Healthcare Compliance Step 1: Have a Plan

Healthcare Compliance Step 1: Have a Plan

by John Verhovshek, MA, CPC
The first step to achieving healthcare compliance is: Have a plan. Policies, standards, and procedures prevent ambiguity and indecision, and demonstrate a good faith effort to achieve compliance. When robustly communicated and observed, standards and procedures establish tighter internal controls to counter potential risks. Even absent the formality of specific procedures, written policies that outline the goals of the practice’s compliance program efforts are beneficial.
The Office of Inspector General’s (OIG) Compliance Program for Individual and Small Group Physician Practices” (Federal Register, Vol. 65, No. 194) prescribes that healthcare organizations should enact, at minimum, standards and procedures to prevent erroneous or fraudulent conduct in the following areas:

  • Coding and billing
  • Reasonable and necessary services
  • Documentation
  • Improper inducements, kickbacks, and self-referrals

To accommodate regulatory or organizational changes, update your policies, standards, and procedures annually (or, more frequently when regulatory or staffing changes occur). Practices must also devise a means to manage revisions (and to archive out-of-date policies) to ensure the most recent guidelines are readily available.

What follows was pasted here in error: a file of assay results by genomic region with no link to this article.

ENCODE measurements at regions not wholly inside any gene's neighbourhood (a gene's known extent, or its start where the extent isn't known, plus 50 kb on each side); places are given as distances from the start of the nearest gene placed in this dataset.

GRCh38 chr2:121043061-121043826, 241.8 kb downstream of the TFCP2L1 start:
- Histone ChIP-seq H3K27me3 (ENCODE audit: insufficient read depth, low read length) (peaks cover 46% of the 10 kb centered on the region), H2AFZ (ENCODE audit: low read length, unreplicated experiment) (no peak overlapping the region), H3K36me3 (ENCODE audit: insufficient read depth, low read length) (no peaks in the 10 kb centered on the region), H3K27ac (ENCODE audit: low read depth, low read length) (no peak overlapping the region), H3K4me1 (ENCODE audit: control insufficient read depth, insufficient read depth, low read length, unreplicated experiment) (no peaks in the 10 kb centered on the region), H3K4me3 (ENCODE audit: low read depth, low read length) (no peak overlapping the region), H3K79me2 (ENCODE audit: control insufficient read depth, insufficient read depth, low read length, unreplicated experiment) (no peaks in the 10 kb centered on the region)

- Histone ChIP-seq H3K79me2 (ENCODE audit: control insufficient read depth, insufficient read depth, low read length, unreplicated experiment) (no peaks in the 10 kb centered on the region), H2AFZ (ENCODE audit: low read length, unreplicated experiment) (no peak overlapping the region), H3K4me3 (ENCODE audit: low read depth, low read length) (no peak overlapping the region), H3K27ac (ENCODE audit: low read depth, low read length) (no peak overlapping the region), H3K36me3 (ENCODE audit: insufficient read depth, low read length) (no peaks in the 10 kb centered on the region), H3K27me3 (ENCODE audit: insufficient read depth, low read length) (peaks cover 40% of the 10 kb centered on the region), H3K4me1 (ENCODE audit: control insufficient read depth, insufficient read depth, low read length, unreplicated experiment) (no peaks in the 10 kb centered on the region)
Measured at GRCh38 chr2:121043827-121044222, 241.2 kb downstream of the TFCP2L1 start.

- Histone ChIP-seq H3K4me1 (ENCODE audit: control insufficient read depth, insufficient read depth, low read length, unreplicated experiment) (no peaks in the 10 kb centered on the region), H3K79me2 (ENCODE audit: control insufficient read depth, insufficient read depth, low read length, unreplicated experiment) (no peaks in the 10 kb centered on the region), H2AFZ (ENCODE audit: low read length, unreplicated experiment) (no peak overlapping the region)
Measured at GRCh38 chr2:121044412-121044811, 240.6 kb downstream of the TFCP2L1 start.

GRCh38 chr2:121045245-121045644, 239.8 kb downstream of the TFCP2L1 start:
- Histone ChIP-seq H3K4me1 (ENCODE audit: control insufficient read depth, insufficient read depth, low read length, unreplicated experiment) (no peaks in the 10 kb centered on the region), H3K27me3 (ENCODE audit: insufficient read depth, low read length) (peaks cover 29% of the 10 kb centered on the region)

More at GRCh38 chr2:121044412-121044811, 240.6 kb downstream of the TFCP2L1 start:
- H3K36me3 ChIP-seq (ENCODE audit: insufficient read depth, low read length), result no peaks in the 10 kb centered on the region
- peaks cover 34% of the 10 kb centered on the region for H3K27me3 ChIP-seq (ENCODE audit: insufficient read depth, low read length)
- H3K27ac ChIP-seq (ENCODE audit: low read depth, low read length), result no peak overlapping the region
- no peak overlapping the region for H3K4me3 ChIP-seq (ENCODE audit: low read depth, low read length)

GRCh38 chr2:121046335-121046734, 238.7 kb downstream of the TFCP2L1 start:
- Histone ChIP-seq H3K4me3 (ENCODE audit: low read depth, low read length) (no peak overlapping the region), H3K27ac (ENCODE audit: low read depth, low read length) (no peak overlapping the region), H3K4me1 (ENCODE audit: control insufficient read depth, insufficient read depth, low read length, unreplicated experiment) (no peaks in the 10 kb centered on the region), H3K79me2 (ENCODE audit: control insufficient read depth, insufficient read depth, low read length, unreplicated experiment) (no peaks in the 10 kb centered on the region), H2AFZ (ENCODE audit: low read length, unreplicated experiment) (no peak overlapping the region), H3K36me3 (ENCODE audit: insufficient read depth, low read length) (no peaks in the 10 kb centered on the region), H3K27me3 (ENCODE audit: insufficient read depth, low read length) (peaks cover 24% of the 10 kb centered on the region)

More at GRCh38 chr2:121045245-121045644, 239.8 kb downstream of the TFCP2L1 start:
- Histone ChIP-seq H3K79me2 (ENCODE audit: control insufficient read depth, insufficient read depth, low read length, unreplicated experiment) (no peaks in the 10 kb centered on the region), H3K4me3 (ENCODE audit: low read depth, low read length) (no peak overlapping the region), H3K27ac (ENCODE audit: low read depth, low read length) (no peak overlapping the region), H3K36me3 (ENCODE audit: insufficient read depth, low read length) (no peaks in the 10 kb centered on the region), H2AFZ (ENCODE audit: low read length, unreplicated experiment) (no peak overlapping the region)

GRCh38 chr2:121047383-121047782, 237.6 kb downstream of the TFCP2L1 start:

Many healthcare organizations have policy binders gathering dust on a shelf. This is not just ineffective, but potentially harmful. Non-compliance with the mandates of a written plan on-hand could translate to greater exposure to fraud, waste, and abuse risks. Regardless of whether procedures are written down, there must be a system in place to remind you when actions are due, and a method for tracking those efforts.
Where formal policies, standards, and procedures are implemented, look beyond policy binders to software solutions that allow for easy communication and maintenance. Establish a central library of policies, standards, and procedures that allow you to create, update, share, approve, and archive these important documents. Link policies, standards, and procedures to laws and regulations and make them readily available and easily accessible to everyone in the organization. Enact a system of alerts to trigger reminders to update policies, standards, and procedures, when needed.

Certified Professional Compliance Officer - CPCO

John Verhovshek
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About Has 569 Posts

John Verhovshek, MA, CPC, is a contributing editor at AAPC. He has been covering medical coding and billing, healthcare policy, and the business of medicine since 1999. He is an alumnus of York College of Pennsylvania and Clemson University.

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